More and more, Canadians are choosing to stay close to home for their vacations. In fact, Statistics Canada recently revealed that Canadian travel to the U.S. was down 4.1 per cent in February, compared to January. Overseas travel also decreased by 1.4 per cent.
While world events may have factored into Canadian's decisions to stay local, I'd like to think it had more to do with the fact that more of us are choosing to discover just how amazing this country really is.
There are so many things to do in Canada and while you may think you've heard of them all, here are some that don't get the attention they deserve.
Skookumchuck Narrows. Flickr photo by Maurice King
See whirlpools and whitecaps in the rapids at Skookumchuck Narrows. The narrows are located at the entrance of the Sechelt Inlet on B.C.'s Sunshine Coast, where the direction of the rapids changes twice a day, forming standing waves and some of the highest river tides in the world. The trek to the narrows is as beautiful as the destination. You'll have to take a 10-km hike (return) through the province's coastal rainforest where you'll see 1,000-year-old western red cedar and Sitka spruce trees as high as 300 feet.
Waterton Lakes National Park
Waterton Lakes from Bear's Hump. Flickr photo by Jeremy Bradford
While Banff National Park may get most of the glory in Alberta, the lesser-known Waterton Lakes National Park is equally breathtaking. Here, in the southwest corner of Alberta, the Prairies meet the Rocky Mountains. It has been designated a Biosphere Reserve by the UN and an International Peace Park because it shares an unguarded boarder with Glacier National Park in Montana. Climb to Bear's Hump to get a panoramic view, and head to Cameron Falls to see rapids cascading over 1.5-billion-year-old Cambrian rocks. You can also head to Cameron Lake and rent a paddleboat and paddle right over to the U.S.
The Big Muddy Valley
Big Muddy Badlands. Photo by Douglas E. Walker, courtesy of Sasktourism.com
The Badlands are known as the land of dinosaurs -- a place they called home 70 million years ago. But beyond dinosaurs, the terrain is truly unique. The Big Muddy Valley is one of the most scenic areas, featuring canyons, buttes (tall, isolated hills) and steep cliffs. You'll feel like you've stepped back to prehistoric times as you gaze on Castle Butte, a 230-ft. sandstone marvel that overshadows the surrounding flat lands. An interesting tidbit: the Big Muddy was also the northern end of the "Outlaw Trail," used by American outlaws, including the Sundance Kid, to escape to Canada.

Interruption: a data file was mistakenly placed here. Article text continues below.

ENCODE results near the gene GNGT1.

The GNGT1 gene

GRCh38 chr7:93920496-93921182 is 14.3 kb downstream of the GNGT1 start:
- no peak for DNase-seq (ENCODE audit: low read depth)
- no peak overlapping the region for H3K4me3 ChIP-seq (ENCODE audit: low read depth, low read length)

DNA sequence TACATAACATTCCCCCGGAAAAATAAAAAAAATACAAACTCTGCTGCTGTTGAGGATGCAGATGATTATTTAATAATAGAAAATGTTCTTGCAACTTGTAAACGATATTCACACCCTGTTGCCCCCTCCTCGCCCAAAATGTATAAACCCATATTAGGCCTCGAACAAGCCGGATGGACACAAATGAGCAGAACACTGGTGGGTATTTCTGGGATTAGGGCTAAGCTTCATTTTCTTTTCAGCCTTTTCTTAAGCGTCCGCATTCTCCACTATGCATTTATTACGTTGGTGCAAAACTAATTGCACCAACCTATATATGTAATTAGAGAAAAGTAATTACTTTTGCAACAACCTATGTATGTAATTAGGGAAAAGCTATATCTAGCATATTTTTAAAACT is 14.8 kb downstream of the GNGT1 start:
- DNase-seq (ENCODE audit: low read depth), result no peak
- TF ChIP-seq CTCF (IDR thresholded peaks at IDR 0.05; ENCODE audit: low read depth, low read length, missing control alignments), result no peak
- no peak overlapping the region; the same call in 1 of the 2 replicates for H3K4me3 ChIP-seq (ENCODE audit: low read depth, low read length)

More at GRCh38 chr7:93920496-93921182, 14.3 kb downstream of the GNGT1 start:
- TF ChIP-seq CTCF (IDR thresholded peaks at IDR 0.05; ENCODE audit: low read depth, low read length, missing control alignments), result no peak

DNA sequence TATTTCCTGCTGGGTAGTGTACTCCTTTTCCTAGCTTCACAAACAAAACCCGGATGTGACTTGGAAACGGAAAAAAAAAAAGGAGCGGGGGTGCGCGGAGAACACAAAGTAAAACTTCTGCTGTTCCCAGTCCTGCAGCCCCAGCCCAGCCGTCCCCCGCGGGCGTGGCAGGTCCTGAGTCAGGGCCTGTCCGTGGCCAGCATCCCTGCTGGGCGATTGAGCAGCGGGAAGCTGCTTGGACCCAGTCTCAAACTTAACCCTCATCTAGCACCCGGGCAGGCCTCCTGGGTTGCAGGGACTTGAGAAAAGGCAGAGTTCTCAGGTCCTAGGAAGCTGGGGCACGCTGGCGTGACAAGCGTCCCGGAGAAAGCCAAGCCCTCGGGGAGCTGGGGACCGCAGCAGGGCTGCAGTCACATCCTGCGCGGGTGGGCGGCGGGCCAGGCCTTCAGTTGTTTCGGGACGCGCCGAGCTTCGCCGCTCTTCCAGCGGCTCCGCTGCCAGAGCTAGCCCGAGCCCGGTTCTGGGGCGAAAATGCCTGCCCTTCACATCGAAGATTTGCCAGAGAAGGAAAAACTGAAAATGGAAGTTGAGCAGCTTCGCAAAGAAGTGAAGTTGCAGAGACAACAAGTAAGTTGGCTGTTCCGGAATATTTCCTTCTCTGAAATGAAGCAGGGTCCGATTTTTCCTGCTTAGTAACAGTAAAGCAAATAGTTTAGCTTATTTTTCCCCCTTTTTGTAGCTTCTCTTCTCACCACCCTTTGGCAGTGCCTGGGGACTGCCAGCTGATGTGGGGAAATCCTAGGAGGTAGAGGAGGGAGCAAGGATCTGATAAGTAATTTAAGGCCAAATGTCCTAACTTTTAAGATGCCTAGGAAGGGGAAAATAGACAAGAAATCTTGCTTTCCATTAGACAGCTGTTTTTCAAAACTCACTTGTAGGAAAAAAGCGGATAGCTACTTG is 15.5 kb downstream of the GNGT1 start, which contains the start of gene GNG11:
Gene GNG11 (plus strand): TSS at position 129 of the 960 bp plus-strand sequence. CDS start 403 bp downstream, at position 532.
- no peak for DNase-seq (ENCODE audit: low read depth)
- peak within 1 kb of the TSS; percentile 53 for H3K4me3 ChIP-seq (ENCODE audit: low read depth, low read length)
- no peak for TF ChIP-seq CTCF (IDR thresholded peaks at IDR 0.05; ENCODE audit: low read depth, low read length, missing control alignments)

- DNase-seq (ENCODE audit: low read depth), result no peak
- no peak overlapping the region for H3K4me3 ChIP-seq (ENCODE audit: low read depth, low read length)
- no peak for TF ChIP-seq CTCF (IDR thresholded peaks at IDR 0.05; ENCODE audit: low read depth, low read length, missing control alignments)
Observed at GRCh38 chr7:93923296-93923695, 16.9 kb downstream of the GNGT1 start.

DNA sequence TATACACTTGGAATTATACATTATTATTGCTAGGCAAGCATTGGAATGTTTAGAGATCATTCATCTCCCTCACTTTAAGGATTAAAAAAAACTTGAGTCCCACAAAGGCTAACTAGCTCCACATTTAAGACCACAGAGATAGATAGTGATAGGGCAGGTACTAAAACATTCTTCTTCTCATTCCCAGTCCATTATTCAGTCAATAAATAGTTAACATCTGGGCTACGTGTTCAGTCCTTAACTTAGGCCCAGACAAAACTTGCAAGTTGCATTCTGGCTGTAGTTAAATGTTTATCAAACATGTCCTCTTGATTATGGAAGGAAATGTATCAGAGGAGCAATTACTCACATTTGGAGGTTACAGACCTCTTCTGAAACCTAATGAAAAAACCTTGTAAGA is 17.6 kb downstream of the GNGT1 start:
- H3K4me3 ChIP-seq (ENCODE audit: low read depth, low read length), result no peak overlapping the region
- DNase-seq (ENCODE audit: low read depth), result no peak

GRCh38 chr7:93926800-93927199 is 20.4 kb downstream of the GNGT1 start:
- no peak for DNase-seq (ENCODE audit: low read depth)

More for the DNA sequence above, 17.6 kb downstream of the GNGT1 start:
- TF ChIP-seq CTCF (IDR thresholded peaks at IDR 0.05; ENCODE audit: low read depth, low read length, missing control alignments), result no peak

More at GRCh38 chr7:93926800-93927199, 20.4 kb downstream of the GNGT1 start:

Churchill: Beluga Watching
Belugas in the Bay. Photo by Mike Macri, courtesy of TravelManitoba.com
There's more to see than polar bears in Churchill, Manitoba. While the city is world-famous for polar bear-spotting, it's also a mecca for beluga whale-watching. The nearby waters of the Hudson Bay are home to 60,000 beluga whales every summer -- the highest concentration in the world. Take a boat tour of the area and listen to their conversations using hydrophones or, if you're brave, choose to go kayaking or even snorkelling along the gentle giants. Talk about a bucket list adventure.
Georgian Bay Grotto
Inside the cave at the Georgian Bay Grotto. Flickr photo by Alex Indigo
You'll be forgiven if you come across the Georgian Bay Grotto and think you've found paradise. This natural sea cave, on the shores of the Bruce Peninsula National Park, was carved out by waves hitting the shore for over thousands of years. The hike to the Grotto takes about a half hour and includes walking on rugged limestone and climbing down a 40-ft. cliff, but if you're adventurous enough to do it, you'll see one of Canada's most beautiful, hidden natural wonders.
Mingan Archipelago Park
Monoliths at Mingan Archipelago National Park. Flickr photo by Guillaume Cattlaux
Mingan Archipelago National Park, on the remote north shore of the Saint Lawrence River, boasts about 40 limestone islands and more than 2,000 granite islets, not to mention some of the oldest fossilized coral reefs in the world. But there's more to see here than stunning monumental monoliths. The waters are home to colonies of seals, dolphins and whales, while the shoreline is scattered with Atlantic puffin and other sea birds, making it worth the 10-hour drive from Quebec City. Stay at a nearby hotel, or bring your tent and settle in on an island of your choice.